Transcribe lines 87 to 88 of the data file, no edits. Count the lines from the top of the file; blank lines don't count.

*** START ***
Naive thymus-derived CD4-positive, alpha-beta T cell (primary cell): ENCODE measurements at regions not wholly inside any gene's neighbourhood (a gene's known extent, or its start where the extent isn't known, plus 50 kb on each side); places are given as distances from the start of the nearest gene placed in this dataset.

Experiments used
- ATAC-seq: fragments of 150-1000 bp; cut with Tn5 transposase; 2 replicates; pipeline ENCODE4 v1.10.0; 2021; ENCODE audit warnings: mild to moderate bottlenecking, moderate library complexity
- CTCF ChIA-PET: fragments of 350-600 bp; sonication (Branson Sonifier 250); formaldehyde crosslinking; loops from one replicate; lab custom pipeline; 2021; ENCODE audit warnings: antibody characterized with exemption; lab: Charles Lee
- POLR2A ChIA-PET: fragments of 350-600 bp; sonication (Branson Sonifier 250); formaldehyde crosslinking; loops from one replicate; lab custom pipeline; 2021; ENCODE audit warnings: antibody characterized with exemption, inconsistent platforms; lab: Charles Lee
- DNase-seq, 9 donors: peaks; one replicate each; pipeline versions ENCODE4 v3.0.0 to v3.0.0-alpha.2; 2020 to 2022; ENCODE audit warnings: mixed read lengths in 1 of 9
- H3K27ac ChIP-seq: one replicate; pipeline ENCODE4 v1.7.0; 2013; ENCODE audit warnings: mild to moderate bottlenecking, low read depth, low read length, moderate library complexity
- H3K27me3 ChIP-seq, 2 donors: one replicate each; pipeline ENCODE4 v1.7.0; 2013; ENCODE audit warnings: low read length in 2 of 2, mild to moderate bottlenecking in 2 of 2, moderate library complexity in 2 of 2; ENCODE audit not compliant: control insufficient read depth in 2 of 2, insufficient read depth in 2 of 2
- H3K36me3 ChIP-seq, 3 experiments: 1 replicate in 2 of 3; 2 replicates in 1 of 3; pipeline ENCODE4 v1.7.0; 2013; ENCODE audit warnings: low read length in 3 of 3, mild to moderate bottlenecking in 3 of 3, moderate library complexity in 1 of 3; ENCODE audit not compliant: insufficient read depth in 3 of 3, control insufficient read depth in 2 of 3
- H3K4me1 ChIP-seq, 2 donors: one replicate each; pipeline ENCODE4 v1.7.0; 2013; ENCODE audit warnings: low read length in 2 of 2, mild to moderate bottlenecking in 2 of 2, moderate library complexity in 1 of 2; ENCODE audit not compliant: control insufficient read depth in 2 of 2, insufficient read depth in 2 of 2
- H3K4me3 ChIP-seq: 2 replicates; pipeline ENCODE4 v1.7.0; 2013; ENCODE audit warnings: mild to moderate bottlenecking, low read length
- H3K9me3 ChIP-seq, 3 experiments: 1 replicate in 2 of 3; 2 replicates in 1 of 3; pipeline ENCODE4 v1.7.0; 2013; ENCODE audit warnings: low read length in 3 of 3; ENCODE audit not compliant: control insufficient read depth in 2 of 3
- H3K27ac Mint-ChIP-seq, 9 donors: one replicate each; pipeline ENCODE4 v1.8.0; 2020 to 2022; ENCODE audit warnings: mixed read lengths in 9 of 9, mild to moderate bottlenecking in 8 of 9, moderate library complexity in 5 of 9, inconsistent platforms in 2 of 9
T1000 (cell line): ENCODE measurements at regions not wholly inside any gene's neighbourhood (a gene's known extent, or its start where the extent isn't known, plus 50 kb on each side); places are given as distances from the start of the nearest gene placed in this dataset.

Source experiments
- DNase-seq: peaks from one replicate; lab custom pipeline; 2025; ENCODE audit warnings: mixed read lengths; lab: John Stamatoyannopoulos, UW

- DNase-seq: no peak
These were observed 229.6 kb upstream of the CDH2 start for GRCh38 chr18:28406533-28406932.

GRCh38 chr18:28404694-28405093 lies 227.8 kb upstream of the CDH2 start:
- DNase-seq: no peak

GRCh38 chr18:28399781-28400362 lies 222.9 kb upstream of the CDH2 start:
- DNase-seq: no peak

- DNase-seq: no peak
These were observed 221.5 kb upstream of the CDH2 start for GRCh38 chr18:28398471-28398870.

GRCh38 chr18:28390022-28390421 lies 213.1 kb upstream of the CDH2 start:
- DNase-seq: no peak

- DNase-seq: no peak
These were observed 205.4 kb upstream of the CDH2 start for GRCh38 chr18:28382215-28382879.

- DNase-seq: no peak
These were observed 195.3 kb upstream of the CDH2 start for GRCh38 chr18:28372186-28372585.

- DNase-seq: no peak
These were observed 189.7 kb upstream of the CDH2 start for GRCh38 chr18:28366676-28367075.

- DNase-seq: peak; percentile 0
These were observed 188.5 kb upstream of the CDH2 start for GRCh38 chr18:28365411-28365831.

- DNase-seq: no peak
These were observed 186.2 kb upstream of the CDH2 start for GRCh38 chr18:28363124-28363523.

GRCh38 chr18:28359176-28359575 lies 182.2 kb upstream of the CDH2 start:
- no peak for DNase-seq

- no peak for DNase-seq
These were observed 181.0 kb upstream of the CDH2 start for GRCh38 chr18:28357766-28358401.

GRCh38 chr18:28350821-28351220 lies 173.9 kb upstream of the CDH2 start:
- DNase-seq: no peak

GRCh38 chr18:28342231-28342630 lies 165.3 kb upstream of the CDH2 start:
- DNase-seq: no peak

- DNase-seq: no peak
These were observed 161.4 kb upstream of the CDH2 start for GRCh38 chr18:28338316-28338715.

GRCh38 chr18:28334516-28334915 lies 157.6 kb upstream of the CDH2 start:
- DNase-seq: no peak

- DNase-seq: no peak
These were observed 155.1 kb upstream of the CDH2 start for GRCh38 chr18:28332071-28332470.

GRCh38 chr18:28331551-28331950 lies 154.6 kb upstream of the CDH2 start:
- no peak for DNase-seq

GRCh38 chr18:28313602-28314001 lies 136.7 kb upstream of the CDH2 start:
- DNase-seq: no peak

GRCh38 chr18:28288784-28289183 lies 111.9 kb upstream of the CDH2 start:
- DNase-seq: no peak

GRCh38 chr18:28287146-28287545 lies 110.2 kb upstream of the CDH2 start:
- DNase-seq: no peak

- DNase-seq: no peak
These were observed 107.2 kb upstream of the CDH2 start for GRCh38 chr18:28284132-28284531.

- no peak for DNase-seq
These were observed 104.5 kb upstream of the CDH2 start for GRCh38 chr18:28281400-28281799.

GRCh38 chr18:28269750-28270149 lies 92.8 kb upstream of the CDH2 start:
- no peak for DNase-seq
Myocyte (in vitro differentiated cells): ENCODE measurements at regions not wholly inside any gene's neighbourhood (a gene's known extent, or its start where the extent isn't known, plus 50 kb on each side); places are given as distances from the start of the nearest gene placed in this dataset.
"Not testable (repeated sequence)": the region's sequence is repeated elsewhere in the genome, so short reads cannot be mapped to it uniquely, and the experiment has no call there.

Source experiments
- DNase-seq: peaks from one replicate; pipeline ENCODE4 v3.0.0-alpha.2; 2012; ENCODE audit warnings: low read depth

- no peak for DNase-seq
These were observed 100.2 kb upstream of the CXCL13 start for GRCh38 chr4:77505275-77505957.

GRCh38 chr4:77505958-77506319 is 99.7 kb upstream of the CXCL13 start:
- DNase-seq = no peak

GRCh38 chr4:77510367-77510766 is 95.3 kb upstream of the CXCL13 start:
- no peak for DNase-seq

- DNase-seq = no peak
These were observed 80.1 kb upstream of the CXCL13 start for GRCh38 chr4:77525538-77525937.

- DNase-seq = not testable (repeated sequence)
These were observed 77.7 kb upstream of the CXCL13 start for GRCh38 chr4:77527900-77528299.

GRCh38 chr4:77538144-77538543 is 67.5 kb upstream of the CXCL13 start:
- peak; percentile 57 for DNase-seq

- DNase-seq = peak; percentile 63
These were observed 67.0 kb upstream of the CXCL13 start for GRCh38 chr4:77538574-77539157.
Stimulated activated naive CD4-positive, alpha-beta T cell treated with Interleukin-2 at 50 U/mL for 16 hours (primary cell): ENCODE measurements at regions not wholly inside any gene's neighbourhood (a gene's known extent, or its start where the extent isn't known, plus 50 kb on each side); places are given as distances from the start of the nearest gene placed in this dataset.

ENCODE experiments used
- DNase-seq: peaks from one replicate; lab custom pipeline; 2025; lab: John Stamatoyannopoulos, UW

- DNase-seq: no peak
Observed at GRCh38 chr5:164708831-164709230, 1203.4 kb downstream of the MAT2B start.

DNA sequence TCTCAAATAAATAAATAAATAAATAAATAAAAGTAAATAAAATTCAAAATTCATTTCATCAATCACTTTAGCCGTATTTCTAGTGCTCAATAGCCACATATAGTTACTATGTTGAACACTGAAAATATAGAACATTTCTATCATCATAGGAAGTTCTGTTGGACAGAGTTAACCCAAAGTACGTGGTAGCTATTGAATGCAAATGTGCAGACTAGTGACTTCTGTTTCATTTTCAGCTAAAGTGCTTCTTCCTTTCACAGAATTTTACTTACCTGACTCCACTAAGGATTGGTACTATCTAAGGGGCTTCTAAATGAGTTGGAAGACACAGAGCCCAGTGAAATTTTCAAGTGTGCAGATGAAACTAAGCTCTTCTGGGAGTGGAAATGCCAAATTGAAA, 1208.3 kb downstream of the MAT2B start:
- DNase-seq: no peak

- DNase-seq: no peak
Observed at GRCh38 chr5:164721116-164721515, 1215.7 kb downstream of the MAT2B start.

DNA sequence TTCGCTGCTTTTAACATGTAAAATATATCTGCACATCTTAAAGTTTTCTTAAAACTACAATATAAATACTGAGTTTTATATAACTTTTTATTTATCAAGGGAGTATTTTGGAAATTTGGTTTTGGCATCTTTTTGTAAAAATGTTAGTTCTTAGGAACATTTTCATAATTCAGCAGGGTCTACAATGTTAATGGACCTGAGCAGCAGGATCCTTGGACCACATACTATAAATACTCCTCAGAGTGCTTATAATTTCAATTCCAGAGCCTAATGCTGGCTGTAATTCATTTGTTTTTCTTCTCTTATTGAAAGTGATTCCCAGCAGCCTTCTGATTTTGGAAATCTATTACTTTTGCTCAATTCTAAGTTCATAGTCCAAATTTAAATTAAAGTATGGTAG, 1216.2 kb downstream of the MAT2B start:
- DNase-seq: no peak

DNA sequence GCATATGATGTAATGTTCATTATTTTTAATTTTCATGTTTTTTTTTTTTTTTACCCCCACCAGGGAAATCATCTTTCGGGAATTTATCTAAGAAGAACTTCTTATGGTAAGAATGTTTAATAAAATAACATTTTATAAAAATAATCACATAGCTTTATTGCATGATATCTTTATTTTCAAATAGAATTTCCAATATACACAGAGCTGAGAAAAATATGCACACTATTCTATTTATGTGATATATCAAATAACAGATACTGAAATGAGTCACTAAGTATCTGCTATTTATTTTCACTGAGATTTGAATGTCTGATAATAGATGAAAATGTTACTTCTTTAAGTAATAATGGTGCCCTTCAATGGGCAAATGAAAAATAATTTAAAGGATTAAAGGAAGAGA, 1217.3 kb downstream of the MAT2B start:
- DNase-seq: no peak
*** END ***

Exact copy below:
Observed at GRCh38 chr5:164708831-164709230, 1203.4 kb downstream of the MAT2B start.

DNA sequence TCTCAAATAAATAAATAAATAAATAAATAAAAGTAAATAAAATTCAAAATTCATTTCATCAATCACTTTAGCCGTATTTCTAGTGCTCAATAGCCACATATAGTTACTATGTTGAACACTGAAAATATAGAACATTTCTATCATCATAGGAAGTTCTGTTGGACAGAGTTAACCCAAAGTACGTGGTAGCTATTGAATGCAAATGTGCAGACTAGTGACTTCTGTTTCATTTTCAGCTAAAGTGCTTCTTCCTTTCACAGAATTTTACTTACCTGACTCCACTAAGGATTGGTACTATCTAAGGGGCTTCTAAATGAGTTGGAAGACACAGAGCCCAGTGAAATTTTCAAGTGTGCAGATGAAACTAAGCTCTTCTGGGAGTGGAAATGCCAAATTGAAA, 1208.3 kb downstream of the MAT2B start: